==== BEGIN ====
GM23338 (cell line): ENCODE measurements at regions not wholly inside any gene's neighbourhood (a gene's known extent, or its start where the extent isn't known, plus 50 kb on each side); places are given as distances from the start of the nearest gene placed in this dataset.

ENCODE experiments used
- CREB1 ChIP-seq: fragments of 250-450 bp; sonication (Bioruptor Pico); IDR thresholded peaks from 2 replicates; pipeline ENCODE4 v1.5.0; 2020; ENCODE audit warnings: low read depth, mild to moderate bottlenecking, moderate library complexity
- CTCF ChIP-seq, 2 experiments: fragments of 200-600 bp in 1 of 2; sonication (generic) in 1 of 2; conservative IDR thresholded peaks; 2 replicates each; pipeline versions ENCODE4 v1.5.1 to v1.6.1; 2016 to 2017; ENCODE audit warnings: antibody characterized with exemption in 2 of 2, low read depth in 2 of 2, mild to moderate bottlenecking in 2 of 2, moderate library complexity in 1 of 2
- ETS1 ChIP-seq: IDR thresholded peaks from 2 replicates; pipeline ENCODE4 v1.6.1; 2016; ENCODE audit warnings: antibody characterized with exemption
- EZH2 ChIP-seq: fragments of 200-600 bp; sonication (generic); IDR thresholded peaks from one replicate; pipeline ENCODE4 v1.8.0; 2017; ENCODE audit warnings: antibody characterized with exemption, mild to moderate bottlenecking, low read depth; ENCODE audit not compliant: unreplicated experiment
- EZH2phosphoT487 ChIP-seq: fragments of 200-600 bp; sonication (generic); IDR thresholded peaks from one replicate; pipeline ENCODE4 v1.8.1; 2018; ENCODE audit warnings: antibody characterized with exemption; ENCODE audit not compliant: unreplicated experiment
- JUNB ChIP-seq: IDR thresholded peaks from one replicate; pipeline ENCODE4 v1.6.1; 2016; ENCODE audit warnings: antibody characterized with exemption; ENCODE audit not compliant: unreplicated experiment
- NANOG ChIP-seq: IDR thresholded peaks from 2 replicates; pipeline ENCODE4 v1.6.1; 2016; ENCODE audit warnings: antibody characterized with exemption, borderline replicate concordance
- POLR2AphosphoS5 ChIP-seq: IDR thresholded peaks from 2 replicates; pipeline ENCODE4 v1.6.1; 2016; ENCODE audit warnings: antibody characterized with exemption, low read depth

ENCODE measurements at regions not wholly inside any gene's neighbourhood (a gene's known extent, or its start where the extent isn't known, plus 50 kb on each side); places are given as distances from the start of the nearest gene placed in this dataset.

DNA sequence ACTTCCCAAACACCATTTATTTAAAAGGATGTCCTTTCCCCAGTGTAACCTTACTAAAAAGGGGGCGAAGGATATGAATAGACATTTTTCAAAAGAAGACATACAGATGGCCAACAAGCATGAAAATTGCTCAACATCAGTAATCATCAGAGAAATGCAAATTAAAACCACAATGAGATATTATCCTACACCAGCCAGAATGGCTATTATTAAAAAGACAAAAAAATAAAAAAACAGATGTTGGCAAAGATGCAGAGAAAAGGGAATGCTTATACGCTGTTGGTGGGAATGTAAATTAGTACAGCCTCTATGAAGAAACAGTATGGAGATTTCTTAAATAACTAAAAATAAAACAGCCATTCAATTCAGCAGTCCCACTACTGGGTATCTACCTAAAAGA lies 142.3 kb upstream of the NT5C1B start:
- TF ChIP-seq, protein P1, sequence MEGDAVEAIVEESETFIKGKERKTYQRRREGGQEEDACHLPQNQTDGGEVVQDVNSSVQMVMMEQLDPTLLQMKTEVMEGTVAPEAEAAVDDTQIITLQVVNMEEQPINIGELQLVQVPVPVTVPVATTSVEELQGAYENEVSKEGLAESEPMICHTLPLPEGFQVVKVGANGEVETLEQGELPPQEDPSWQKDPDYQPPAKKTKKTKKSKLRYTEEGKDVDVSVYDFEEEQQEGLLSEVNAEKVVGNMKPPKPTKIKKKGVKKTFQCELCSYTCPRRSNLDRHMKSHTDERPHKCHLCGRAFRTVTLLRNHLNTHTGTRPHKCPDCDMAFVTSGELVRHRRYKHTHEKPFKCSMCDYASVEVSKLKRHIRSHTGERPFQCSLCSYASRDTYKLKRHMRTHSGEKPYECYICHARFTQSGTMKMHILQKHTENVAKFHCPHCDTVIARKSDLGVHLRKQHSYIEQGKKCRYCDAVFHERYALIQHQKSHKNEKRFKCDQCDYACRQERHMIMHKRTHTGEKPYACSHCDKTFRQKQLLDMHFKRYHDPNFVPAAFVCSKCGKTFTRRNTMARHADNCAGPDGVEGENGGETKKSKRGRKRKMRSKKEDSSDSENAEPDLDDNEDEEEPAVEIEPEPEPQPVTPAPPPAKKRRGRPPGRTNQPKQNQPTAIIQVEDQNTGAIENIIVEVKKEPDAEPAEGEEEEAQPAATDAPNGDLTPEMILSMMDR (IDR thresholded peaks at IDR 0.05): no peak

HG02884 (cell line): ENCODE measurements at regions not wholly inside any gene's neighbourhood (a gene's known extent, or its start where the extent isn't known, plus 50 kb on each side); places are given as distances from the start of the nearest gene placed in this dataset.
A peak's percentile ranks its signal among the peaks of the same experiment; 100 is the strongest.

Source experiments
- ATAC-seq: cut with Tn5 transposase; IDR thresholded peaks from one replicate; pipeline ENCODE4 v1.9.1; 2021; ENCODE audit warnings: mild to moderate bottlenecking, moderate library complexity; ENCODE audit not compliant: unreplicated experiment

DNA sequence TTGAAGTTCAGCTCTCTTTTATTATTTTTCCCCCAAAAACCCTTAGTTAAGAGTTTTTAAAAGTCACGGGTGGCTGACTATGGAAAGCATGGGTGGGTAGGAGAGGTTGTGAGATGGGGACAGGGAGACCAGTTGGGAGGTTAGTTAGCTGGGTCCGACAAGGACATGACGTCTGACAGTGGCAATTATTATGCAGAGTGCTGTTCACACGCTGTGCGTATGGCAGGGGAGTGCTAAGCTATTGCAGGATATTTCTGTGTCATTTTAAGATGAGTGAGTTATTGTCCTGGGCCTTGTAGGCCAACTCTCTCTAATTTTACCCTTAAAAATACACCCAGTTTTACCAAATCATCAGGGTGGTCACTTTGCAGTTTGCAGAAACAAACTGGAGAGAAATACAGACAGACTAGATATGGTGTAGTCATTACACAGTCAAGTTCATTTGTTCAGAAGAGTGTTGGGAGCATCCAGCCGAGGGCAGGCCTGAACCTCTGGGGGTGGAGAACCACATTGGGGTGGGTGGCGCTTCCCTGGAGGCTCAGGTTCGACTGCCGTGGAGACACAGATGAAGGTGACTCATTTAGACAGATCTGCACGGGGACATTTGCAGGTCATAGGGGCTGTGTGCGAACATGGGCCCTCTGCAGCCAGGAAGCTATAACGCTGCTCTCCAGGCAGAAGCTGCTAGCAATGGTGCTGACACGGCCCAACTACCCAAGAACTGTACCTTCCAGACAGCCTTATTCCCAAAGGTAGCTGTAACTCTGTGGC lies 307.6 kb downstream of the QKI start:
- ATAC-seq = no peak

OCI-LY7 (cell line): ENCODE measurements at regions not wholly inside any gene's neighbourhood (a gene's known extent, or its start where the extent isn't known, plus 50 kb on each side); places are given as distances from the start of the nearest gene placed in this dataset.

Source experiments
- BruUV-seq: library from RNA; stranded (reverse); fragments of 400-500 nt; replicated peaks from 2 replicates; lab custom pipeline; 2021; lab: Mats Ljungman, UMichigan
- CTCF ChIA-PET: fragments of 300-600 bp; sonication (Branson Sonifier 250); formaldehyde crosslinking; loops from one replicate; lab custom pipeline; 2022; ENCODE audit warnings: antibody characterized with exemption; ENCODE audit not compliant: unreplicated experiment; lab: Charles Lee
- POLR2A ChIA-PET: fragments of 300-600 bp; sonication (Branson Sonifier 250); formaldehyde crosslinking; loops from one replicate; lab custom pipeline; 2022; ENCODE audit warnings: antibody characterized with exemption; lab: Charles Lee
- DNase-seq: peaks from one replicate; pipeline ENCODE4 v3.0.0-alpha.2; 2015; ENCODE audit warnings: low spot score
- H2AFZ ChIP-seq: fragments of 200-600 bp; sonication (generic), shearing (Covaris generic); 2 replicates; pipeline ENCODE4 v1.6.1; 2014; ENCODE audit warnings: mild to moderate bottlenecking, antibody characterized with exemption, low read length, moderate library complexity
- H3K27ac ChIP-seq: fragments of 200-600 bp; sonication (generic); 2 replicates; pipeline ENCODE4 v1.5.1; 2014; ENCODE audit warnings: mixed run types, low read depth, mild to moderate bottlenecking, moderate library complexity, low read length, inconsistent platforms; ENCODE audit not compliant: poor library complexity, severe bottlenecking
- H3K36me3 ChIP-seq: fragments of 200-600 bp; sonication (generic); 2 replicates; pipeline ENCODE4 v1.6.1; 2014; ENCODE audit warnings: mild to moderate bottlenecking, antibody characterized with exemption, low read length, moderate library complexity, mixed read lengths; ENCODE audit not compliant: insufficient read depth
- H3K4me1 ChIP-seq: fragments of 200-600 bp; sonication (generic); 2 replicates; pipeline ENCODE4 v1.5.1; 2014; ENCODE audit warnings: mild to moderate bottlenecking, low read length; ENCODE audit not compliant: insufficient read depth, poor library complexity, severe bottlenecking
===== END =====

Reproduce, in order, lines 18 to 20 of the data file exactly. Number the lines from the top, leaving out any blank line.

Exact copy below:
DNA sequence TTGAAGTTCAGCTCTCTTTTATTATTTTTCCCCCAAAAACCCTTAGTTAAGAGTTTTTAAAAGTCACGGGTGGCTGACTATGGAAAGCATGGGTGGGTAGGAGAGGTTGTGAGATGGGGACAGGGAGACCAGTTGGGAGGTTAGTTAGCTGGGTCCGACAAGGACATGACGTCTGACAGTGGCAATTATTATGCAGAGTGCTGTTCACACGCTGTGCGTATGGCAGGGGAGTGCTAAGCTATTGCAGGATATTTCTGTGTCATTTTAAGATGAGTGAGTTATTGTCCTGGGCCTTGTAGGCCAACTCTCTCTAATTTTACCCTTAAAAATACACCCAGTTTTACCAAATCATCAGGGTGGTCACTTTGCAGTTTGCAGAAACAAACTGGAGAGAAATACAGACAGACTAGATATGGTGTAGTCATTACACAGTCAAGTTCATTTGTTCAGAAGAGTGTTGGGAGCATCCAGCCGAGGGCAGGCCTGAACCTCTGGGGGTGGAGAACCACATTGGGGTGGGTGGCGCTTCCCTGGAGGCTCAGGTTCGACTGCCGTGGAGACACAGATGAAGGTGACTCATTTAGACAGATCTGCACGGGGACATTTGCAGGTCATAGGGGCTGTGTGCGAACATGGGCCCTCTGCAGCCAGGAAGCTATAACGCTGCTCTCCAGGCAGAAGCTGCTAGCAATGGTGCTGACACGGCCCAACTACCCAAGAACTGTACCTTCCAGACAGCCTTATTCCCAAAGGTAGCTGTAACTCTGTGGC lies 307.6 kb downstream of the QKI start:
- ATAC-seq = no peak

OCI-LY7 (cell line): ENCODE measurements at regions not wholly inside any gene's neighbourhood (a gene's known extent, or its start where the extent isn't known, plus 50 kb on each side); places are given as distances from the start of the nearest gene placed in this dataset.